When asked if the transition from special teams to starting linebacker was a difficult one, Iwuh just smiled.

"If it was difficult for me, I certainly wouldn't admit that right now," the 6-0, 235-pounder said. "But actually, in my mind, football is football. You learn your position. You learn how to attack an offense and how to make tackles. Where the coaches end up putting you doesn't really make that much difference in the end."

Iwuh felt that Sunday's game was one the Bears could have and should have won, especially when running back Matt Forte got them off to a 7-0 lead on the game's first possession.

"It started out well with that early score by Forte," Iwuh said. "I thought that would get us rolling for the rest of the game."

But when the Seahawks countered with their own TD, a 22-yard scoring pass from Matt Hasselbeck to Deon Butler, Iwuh felt the energy shift.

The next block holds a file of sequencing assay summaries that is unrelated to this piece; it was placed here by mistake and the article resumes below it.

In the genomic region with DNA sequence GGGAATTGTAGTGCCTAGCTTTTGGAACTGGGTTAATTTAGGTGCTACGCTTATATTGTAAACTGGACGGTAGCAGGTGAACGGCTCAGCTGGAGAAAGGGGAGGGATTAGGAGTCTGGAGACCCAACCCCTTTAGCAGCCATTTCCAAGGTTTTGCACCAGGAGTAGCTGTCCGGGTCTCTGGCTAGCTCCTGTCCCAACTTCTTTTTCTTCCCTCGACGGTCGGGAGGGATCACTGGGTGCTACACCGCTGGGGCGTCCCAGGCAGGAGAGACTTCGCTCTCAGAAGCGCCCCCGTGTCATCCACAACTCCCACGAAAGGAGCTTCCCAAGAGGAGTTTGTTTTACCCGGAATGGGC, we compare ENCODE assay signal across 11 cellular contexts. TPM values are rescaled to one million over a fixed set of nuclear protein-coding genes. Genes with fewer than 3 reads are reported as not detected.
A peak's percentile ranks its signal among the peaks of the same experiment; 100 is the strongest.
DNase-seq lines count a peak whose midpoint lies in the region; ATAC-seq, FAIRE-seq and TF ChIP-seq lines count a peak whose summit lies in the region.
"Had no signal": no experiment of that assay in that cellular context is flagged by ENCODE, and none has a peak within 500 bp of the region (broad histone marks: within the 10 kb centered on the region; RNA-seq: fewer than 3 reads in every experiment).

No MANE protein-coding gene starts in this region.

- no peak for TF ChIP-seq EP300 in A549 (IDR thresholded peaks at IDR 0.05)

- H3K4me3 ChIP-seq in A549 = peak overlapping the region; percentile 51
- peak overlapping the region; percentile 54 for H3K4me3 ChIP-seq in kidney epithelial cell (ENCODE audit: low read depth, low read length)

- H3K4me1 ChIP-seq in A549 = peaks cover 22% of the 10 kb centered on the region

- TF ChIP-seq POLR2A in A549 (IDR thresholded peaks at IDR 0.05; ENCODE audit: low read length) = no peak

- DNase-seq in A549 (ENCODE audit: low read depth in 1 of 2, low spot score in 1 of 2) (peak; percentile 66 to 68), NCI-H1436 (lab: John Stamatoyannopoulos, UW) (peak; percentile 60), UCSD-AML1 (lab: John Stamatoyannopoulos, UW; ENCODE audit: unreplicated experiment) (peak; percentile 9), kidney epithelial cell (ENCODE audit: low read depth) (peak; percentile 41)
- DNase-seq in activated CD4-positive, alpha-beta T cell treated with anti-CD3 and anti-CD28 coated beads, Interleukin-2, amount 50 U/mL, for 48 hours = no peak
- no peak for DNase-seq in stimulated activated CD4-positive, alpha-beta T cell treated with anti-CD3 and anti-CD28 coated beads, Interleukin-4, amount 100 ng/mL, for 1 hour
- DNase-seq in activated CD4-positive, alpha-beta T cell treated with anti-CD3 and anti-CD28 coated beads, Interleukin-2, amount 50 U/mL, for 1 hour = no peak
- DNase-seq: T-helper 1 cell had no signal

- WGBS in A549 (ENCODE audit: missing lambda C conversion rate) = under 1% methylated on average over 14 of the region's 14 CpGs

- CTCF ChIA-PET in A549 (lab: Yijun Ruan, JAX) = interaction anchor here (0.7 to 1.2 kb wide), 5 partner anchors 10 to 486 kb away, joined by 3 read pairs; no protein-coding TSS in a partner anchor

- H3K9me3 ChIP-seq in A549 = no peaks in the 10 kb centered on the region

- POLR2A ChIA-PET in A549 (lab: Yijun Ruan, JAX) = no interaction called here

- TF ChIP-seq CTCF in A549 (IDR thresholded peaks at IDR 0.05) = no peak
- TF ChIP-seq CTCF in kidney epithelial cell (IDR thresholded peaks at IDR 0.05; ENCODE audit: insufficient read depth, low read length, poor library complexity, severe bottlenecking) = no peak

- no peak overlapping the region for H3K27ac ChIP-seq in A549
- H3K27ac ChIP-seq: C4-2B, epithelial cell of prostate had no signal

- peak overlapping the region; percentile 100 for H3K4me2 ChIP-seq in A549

"It was so early in the game to have that happen," he said. "In looking back right now, I think if we had countered by getting just one more big play right after Seattle scored, things would have turned out fine for us in the end. As it was, you could just feel the air come out of the stadium. The fans got really quiet, and I felt we were pressing a little to get back into the game."

LB Brian Iwuh
Scott Boehm/Getty

The failure of the Bears' defense to get the Seahawks off the field on third down resulted in Chicago staying on the field for nearly 35 minutes, compared to Seattle's 25 minutes against the Bears' offense. Although not an issue early in the game, it became a factor as the final period began.

"It can't help but tire you out somewhat," Iwuh said. "Any time you are playing, you want to get the opposing offense out of there as quickly as possible. That just didn't happen today. The other factor, I think, was the lack of takeaways and turnovers. We drill on that for a considerable period of time every single day in practice. It's the foundation of our philosophy, turnovers and takeaways. You get the ball back and give our offense a chance. Today, we didn't do that, and I don't why."